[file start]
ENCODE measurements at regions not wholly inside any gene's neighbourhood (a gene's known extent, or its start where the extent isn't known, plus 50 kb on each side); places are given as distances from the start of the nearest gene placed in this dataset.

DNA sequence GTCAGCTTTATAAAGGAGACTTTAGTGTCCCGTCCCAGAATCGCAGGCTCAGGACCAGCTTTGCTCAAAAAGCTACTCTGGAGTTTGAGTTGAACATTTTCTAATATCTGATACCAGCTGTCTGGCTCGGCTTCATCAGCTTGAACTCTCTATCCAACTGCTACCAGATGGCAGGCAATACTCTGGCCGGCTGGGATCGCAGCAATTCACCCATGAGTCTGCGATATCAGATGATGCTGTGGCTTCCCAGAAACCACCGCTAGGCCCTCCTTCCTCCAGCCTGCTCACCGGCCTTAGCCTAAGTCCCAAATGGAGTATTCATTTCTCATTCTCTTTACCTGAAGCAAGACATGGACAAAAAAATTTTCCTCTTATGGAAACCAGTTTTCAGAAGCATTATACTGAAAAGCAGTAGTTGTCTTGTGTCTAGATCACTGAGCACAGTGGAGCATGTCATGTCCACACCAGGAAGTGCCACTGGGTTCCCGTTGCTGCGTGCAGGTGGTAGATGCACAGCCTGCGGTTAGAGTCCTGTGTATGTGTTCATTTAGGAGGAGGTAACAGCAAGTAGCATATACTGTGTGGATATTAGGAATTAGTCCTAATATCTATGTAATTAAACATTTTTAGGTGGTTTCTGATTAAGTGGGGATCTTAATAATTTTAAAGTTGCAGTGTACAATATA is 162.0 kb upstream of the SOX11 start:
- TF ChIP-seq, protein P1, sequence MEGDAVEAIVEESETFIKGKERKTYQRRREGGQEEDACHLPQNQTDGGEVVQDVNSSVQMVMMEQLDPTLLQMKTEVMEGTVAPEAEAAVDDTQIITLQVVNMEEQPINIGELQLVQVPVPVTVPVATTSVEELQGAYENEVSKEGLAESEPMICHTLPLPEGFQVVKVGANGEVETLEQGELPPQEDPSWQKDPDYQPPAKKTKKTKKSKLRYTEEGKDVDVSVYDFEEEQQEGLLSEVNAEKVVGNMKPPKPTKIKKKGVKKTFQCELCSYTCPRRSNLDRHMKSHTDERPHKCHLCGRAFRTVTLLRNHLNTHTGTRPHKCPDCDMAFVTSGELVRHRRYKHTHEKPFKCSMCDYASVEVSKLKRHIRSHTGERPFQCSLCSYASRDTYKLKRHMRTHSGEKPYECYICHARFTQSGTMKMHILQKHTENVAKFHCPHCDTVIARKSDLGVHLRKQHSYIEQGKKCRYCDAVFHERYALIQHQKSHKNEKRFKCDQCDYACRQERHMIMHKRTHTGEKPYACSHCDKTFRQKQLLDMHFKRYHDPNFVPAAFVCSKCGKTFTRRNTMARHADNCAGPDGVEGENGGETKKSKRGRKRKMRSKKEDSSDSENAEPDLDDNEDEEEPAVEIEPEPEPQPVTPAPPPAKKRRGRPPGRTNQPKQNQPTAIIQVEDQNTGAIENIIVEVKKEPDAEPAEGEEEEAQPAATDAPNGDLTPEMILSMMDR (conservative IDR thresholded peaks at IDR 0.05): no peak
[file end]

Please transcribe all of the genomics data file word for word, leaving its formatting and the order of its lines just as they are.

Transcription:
ENCODE measurements at regions not wholly inside any gene's neighbourhood (a gene's known extent, or its start where the extent isn't known, plus 50 kb on each side); places are given as distances from the start of the nearest gene placed in this dataset.

DNA sequence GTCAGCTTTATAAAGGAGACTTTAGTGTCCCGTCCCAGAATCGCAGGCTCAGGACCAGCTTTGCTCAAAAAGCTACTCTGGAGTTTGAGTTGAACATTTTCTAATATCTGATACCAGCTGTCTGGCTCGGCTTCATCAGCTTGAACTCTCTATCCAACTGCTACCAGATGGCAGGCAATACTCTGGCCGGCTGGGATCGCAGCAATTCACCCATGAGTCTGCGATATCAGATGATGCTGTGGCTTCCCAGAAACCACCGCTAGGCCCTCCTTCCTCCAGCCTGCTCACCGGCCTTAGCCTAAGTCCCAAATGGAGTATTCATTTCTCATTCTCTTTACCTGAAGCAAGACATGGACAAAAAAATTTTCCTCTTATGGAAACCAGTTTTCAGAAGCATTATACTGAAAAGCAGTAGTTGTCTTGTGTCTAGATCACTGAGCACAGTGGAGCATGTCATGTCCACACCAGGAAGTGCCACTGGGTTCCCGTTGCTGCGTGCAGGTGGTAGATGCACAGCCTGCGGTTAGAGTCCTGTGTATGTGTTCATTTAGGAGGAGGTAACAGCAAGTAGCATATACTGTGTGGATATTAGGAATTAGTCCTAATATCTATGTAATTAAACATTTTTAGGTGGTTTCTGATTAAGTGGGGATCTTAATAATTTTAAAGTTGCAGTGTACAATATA is 162.0 kb upstream of the SOX11 start:
- TF ChIP-seq, protein P1, sequence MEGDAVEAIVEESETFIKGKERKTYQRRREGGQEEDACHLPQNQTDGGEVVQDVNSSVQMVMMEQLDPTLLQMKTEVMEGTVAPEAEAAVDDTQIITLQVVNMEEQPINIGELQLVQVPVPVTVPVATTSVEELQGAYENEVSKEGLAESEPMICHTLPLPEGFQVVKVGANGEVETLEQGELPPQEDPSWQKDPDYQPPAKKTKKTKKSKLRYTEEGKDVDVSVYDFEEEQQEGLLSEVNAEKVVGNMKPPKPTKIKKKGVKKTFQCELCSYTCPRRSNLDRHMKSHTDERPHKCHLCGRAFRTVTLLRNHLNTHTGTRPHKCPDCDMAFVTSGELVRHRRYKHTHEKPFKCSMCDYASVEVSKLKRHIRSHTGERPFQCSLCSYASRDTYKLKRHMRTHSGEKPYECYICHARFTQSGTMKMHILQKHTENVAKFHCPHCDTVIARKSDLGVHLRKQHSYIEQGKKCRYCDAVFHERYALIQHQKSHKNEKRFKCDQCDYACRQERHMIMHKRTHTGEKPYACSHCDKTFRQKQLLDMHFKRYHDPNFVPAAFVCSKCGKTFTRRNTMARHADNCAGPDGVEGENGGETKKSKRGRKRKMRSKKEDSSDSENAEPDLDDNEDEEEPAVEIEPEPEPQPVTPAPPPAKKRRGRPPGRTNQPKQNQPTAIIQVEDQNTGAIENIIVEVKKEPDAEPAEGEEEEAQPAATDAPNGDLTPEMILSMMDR (conservative IDR thresholded peaks at IDR 0.05): no peak